My family came to the United States because our country persecuted Christians. We worked hard and became citizens, but my English is not good and people in the church we attend not very friendly, and it hurts me. Maybe you could say something so churches be friendlier.
Thank you for your letter — and for your contributions not only to our nation but to the life of your church. Even if people there aren’t as friendly as they should be, your life is a reminder to them of the suffering believers often face in other countries.
You’re right: Those who love Christ should also love others, regardless of their background. Perhaps your letter will encourage church members to do this more openly. The Bible says, “The stranger who dwells among you shall be to you as one born among you, and you shall love him as yourself” (Leviticus 19:34, NKJV).
I often think of Jesus’ little band of disciples. They were a very diverse group: Matthew, who had collected taxes for the Roman government; Simon the Zealot, from a group that hated the Roman government; Peter, an ordinary fisherman — and so forth. And yet (with the exception of Judas) they were united by their love and their commitment to Jesus. Jesus said, “By this all men will know that you are my disciples, if you love one another” (John 13:35).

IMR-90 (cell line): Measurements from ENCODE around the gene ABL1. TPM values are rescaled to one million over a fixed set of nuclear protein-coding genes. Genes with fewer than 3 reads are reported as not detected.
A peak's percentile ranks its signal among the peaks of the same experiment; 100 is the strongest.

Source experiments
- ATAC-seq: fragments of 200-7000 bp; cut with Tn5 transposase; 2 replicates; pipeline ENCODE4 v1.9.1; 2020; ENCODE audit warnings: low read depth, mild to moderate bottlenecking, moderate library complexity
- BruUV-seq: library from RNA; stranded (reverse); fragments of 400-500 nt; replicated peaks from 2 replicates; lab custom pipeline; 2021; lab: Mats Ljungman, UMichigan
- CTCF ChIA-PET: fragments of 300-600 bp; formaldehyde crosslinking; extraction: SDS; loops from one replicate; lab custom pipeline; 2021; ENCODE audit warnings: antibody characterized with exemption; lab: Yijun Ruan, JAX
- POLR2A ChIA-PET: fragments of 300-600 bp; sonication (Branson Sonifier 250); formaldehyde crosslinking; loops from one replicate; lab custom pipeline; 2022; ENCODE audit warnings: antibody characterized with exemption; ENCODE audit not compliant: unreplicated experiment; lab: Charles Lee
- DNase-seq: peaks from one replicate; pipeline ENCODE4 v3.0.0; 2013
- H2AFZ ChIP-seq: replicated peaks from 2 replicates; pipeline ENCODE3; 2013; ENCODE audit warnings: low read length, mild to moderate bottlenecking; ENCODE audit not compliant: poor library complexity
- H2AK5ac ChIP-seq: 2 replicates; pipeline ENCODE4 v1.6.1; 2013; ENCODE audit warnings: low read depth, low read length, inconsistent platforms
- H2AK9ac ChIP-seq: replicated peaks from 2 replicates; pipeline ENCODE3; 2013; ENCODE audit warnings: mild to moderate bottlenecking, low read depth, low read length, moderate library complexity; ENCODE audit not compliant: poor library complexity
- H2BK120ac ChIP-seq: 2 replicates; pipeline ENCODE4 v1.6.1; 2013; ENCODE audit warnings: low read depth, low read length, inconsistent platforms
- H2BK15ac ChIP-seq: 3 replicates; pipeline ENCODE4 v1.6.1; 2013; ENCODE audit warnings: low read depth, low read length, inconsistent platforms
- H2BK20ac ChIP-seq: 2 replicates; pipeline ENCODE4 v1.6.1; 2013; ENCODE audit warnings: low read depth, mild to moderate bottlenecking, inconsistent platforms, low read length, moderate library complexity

What can you do? First, gain all you can from your church, in spite of its shortcomings. Take notes on the pastor’s sermons; let him know you are praying for him; seek out a Bible study or class where you’ll learn more of God’s Word (and also can meet others). In addition, ask God to help you reach out to others in your city (including immigrants from your own country) and encourage them to follow Jesus.